Surveys of performance audit entities
Shortly after we table a performance report in Parliament, we invite the entities involved to complete a survey. Like our financial audit surveys, the surveys of entities subject to performance audit focus on our audit process, reporting, value and our overall performance.
The nature of audit work includes close scrutiny and possible criticism of agency performance, and we understand that this can influence the responses to the survey. Nevertheless, the surveys provide a valuable way for us to identify areas for improvement.
The survey response rate this year was 90%, with 27 of the 30 individuals invited to participate providing a response – this is broadly consistent with 93% for last year. Overall, the 2017-18 results were largely positive with audited entities more likely to agree that:
• the auditors understood their organisations
• they were provided adequate opportunities to comment on the findings and issues before the final report was tabled
• they were informed of significant findings and issues as they arose during the audit.
We use the results of these surveys to identify where we may need additional effort or training to improve our approach. We were therefore particularly pleased to see the increased positive response this year to our auditors understanding the audited organisation and its operating environment. This was an area we focused on following concerns raised last year.
The results this year suggest that we need to consider:
• how we demonstrate to entities the professional skills and knowledge of our auditors
• that entities may not recognise either the value of our audits in helping them improve the performance of the audited activity or the value to Parliament of assurance and transparency of their functions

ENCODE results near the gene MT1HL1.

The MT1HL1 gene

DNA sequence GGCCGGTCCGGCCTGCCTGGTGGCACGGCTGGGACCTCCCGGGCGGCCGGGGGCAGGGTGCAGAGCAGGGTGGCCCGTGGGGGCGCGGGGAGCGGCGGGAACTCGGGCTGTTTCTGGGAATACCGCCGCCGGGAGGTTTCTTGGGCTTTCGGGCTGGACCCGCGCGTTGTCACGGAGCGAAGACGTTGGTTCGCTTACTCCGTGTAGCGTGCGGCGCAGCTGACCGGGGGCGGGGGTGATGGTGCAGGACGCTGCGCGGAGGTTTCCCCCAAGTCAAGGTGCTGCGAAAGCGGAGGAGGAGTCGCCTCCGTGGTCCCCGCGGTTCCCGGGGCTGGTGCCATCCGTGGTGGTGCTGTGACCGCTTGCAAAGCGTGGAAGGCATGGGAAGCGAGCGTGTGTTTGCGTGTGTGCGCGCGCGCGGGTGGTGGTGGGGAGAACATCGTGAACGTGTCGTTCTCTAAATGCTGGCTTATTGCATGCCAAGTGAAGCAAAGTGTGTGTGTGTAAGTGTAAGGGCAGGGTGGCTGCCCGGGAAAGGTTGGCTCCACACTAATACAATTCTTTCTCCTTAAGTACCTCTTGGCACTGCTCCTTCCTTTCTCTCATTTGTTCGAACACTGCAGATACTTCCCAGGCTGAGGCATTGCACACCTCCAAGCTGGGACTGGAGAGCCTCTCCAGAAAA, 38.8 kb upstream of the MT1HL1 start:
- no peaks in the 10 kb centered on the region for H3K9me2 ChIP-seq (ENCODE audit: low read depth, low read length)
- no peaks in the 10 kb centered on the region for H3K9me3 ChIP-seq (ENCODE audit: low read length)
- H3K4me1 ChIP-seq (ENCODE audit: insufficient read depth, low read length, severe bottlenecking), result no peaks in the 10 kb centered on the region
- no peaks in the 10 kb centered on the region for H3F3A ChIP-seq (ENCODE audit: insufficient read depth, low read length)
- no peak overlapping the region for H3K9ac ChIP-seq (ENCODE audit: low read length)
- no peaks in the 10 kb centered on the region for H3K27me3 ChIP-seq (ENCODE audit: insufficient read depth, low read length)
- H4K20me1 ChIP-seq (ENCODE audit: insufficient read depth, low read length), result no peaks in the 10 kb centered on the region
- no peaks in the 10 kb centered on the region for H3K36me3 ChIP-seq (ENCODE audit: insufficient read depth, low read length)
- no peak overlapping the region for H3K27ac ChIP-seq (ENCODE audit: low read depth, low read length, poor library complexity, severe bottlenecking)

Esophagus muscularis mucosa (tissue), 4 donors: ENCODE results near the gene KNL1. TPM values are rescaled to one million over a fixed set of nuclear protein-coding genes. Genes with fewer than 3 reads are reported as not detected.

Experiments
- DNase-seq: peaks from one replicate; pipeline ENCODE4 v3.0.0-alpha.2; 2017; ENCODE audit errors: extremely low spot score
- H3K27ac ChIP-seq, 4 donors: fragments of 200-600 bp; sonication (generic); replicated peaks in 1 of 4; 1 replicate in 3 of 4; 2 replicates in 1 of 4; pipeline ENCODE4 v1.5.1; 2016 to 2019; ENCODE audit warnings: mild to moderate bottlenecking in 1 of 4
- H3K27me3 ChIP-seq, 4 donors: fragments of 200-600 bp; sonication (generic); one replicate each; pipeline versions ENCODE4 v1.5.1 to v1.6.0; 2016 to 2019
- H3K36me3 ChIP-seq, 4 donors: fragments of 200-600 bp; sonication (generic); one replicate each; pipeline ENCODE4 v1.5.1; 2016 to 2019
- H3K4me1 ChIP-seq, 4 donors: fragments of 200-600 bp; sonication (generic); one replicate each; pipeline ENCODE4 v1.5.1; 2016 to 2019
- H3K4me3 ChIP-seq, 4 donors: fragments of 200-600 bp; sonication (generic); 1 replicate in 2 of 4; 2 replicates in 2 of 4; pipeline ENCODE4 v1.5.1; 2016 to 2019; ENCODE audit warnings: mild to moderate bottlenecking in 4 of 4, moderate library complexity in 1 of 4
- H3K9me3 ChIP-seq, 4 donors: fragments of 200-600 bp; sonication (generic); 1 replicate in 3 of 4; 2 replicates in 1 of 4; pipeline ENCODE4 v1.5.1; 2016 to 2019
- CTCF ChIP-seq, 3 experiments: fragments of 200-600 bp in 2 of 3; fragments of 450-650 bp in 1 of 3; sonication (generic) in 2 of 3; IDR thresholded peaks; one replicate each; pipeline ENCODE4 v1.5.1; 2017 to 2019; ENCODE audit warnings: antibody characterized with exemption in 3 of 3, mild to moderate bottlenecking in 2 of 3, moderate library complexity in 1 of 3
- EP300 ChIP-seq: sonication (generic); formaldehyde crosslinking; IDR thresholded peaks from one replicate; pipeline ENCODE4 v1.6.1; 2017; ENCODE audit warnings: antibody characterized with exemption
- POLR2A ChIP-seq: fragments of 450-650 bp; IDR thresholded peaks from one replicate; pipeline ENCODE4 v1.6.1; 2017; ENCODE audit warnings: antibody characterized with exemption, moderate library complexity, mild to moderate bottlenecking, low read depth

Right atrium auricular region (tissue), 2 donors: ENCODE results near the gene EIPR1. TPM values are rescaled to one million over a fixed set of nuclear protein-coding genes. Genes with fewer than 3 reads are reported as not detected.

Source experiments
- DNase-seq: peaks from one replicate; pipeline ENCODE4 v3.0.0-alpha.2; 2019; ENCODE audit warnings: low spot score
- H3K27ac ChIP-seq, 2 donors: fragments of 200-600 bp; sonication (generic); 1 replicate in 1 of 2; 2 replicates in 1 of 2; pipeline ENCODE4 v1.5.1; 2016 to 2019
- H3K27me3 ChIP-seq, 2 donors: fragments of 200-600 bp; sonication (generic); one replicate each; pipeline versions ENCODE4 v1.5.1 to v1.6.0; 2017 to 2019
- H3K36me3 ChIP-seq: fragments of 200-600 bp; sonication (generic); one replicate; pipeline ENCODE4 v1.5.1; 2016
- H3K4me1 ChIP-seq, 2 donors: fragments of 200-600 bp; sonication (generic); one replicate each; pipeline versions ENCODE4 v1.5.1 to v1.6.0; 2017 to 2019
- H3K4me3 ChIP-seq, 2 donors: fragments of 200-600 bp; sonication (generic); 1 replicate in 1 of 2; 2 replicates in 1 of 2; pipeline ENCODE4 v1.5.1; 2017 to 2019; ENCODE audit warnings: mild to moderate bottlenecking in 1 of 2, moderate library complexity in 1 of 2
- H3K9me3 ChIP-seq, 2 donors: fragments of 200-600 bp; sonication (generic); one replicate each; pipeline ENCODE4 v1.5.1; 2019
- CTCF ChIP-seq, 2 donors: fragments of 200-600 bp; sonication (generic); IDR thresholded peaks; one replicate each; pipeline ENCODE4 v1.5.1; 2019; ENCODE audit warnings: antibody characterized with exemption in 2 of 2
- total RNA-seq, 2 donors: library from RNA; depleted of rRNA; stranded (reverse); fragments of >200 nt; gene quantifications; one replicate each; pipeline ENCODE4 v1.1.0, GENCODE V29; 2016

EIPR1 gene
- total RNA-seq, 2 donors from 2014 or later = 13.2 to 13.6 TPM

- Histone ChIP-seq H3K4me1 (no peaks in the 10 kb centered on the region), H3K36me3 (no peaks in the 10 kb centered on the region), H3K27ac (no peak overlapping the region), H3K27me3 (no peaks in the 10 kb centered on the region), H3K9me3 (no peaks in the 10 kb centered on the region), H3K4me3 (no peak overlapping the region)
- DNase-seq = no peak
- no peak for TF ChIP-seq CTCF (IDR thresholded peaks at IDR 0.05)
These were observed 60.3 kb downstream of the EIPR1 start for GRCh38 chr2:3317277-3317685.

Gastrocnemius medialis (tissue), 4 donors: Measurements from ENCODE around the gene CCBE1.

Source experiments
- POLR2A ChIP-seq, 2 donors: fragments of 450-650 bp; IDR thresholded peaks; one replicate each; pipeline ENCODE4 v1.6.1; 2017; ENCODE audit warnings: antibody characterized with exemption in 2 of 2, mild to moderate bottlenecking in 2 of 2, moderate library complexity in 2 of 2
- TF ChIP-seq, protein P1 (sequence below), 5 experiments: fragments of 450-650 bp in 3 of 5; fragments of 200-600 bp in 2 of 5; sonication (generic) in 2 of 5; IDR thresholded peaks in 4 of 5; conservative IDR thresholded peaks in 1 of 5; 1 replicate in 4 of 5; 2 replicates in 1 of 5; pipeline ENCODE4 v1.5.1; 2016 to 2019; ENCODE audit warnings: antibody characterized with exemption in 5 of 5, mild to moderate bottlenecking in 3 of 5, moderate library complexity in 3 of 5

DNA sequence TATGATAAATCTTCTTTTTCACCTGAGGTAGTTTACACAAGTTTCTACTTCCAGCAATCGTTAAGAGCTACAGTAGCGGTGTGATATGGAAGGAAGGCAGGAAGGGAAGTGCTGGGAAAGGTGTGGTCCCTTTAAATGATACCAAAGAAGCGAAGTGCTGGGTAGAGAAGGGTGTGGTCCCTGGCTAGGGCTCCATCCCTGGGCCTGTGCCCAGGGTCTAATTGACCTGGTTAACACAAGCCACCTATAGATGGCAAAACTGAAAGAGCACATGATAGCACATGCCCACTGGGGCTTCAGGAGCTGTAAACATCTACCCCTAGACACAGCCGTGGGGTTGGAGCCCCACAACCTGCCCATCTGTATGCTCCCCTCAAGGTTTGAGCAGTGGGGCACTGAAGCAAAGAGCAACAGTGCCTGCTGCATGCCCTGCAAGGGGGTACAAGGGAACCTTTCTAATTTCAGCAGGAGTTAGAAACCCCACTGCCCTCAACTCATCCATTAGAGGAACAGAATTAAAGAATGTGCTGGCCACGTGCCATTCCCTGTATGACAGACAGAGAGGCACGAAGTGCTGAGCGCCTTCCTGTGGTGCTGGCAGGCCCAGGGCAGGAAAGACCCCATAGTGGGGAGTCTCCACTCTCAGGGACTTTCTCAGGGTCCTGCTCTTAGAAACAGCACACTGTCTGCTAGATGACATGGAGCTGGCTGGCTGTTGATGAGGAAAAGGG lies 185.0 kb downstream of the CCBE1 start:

• if we are clearly communicating our audit findings and issues in the tabled audit report
• why some respondents have questioned the factual accuracy of a specific tabled audit report.
Aggregate performance index scores
For performance and financial audits, the survey analysis includes the calculation of aggregate performance indices across the 4 focus areas of audit process, audit reporting, audit value and our overall performance.
The aggregate index for an area is the average of the individual question indices for survey questions across that specific area. The index for a question is the average response for each question across all respondents.
The financial audit survey results were favourable overall in 2017-18, with results remaining consistent or better than those achieved in 2016‑17. The performance audit survey saw decreases in all focus areas except for audit process. This highlights the need for us to maintain our focus on continuous improvement activities.
Performance audit topic selection
Deciding what to audit is a key part of the Auditor General’s independence and is not subject to direction from Parliament or government. We have to exercise this independence responsibly, so we have processes in place to make sure our selection of topics is objective, robust and transparent.
We draw topic ideas from a range of sources including members of Parliament, parliamentary committees, agencies, local governments, community and our employees.
We assess and review potential topics against our criteria, priority themes and KPIs. We seek to select a program that is balanced in its coverage, contains topics that matter to Parliament and the community, and that reflects how and where the state is spending taxpayer’s money.